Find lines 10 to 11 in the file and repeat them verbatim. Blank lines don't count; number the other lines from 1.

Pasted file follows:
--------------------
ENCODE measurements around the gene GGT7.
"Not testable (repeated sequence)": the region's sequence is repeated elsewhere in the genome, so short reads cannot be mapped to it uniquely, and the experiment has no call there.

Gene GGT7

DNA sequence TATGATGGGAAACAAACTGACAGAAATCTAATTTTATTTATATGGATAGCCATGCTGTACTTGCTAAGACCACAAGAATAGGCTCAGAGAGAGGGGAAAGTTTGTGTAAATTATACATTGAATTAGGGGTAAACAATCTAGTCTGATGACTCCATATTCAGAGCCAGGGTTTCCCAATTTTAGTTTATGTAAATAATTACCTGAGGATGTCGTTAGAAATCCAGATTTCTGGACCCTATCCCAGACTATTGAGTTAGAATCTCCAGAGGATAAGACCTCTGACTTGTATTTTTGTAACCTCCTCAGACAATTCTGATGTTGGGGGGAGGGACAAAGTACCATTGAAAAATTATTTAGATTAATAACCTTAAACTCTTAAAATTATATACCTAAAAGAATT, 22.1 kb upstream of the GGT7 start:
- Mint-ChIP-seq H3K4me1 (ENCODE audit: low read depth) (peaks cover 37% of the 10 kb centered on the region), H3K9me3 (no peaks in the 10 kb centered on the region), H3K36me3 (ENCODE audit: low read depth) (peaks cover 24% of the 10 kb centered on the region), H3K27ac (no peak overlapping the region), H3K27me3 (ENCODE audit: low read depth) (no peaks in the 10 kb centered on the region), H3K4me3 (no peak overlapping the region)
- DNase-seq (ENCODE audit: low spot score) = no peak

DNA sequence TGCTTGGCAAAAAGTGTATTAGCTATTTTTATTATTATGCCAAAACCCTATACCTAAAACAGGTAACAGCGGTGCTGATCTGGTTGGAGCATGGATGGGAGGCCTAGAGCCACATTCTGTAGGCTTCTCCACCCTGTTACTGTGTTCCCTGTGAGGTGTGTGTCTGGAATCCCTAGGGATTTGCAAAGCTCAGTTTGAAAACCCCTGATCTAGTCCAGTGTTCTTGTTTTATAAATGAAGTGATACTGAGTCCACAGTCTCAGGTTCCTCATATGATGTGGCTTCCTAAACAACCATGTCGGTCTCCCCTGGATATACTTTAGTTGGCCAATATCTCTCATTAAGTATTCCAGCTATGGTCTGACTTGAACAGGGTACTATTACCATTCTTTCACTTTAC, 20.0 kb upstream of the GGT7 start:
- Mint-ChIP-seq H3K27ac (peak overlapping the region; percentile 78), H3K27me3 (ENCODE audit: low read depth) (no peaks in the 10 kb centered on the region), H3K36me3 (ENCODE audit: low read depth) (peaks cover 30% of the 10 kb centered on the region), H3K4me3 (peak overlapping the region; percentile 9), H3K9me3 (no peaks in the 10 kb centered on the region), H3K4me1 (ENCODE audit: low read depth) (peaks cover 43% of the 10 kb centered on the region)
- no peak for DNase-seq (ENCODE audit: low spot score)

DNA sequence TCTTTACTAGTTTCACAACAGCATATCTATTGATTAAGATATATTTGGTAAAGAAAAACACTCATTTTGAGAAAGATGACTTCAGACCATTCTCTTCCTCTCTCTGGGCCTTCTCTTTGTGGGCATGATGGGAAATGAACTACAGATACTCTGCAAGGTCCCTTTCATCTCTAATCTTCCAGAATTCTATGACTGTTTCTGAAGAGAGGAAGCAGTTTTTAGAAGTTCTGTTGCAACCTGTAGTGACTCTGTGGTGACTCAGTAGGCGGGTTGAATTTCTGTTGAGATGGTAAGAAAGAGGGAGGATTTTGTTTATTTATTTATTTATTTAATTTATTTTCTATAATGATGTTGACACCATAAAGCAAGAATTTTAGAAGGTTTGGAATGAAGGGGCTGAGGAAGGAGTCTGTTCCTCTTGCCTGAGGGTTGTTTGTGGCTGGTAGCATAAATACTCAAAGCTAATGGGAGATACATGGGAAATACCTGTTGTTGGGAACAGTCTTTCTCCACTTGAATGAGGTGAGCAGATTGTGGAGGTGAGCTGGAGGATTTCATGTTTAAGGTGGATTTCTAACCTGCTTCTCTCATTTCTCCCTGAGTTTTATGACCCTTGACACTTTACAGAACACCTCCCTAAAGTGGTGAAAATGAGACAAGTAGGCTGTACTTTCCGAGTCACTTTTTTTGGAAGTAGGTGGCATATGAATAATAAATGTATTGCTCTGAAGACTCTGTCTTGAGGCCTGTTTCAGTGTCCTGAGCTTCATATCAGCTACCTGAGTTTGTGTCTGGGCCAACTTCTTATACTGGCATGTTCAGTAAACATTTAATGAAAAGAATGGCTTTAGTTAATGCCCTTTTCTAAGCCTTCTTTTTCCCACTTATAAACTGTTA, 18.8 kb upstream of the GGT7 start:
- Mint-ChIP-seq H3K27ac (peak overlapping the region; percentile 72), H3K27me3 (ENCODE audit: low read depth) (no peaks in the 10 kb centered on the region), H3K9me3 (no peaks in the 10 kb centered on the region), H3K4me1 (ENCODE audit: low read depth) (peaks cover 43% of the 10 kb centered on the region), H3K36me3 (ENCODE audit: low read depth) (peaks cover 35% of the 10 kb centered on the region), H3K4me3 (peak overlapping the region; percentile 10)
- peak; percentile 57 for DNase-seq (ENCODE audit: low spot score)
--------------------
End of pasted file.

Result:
DNA sequence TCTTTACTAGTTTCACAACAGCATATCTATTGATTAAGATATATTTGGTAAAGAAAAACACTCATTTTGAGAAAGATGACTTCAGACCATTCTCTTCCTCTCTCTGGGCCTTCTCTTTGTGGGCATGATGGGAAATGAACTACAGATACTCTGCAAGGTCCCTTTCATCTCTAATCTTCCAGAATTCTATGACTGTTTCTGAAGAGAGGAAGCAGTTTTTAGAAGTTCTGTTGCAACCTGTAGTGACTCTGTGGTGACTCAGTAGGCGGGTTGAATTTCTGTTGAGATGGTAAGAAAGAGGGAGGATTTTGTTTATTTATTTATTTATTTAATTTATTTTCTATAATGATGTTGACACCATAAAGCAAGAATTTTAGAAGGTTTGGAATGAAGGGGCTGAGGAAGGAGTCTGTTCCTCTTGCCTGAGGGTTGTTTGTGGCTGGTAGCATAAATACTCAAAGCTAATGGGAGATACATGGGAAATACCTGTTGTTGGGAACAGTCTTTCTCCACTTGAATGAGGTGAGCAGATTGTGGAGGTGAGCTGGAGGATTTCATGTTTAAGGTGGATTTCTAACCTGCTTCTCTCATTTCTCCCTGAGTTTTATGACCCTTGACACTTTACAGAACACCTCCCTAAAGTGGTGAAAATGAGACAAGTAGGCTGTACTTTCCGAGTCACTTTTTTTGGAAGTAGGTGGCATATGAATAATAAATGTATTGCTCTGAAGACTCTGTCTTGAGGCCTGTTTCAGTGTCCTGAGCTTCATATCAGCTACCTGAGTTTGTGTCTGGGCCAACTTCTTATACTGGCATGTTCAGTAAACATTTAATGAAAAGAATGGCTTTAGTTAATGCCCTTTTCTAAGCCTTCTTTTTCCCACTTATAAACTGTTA, 18.8 kb upstream of the GGT7 start:
- Mint-ChIP-seq H3K27ac (peak overlapping the region; percentile 72), H3K27me3 (ENCODE audit: low read depth) (no peaks in the 10 kb centered on the region), H3K9me3 (no peaks in the 10 kb centered on the region), H3K4me1 (ENCODE audit: low read depth) (peaks cover 43% of the 10 kb centered on the region), H3K36me3 (ENCODE audit: low read depth) (peaks cover 35% of the 10 kb centered on the region), H3K4me3 (peak overlapping the region; percentile 10)